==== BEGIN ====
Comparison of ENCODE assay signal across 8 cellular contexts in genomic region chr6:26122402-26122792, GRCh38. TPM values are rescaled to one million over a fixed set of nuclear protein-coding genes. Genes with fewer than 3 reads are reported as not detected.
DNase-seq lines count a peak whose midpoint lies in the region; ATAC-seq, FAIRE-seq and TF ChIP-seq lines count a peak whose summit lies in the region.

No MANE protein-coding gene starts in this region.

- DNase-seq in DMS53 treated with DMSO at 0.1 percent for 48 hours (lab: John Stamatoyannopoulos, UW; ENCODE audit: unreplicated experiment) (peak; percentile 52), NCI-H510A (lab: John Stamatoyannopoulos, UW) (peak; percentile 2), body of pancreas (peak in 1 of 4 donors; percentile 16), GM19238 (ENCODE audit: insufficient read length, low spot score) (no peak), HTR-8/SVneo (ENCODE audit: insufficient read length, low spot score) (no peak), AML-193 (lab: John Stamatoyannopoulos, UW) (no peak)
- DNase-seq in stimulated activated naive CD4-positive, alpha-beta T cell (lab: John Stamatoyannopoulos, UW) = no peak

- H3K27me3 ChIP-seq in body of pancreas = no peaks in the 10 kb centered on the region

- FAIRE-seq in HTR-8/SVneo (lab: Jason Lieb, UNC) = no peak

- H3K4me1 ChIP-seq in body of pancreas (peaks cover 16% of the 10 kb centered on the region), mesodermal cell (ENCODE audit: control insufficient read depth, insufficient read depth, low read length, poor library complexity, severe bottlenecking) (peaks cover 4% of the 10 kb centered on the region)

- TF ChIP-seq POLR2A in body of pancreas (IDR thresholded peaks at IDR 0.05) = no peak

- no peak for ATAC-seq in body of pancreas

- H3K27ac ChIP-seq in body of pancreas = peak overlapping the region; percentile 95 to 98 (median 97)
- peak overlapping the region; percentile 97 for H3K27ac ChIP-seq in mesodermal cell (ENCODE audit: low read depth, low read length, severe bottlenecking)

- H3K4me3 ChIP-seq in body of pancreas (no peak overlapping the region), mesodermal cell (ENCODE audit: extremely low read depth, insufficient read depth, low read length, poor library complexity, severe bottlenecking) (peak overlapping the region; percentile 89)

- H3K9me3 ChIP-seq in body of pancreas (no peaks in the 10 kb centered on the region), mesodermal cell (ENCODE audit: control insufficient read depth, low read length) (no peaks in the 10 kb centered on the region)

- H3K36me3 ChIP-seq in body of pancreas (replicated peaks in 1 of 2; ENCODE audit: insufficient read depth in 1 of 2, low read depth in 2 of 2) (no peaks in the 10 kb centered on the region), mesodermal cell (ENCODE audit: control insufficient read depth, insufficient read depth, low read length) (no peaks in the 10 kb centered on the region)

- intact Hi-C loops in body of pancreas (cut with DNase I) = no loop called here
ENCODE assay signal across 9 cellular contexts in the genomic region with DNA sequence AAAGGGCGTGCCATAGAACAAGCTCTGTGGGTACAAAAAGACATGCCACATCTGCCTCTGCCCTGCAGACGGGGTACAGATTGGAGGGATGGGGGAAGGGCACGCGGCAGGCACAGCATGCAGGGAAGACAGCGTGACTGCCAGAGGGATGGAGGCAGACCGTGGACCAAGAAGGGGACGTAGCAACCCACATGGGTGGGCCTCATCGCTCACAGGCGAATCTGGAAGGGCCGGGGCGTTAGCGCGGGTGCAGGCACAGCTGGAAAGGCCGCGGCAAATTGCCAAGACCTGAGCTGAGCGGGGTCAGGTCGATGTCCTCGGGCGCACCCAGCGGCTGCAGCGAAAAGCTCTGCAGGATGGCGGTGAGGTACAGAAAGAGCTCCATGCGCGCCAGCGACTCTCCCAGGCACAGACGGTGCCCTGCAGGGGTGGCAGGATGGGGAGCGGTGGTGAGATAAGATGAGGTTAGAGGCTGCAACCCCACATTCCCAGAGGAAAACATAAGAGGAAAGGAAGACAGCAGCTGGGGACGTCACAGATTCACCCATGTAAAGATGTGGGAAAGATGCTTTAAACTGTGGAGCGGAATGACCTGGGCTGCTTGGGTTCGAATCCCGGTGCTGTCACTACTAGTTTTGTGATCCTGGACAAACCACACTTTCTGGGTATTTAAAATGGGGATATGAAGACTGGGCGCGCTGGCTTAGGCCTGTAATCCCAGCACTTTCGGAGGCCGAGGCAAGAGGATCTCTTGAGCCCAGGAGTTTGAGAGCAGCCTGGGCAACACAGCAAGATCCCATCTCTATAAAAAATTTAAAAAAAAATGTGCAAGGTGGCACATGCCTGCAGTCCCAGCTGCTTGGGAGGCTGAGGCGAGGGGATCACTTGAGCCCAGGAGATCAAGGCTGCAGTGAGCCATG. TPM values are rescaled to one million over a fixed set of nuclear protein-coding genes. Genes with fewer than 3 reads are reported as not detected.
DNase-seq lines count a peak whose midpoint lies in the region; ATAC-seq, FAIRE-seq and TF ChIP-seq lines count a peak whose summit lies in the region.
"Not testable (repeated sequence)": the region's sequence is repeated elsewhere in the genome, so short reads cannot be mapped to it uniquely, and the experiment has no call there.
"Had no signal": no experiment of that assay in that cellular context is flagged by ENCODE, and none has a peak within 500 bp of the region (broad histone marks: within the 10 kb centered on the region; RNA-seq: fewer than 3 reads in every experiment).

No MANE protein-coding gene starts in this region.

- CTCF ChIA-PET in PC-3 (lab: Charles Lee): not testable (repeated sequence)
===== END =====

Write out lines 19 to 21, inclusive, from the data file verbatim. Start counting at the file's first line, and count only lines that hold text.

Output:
"Not testable (repeated sequence)": the region's sequence is repeated elsewhere in the genome, so short reads cannot be mapped to it uniquely, and the experiment has no call there.
"Had no signal": no experiment of that assay in that cellular context is flagged by ENCODE, and none has a peak within 500 bp of the region (broad histone marks: within the 10 kb centered on the region; RNA-seq: fewer than 3 reads in every experiment).

No MANE protein-coding gene starts in this region.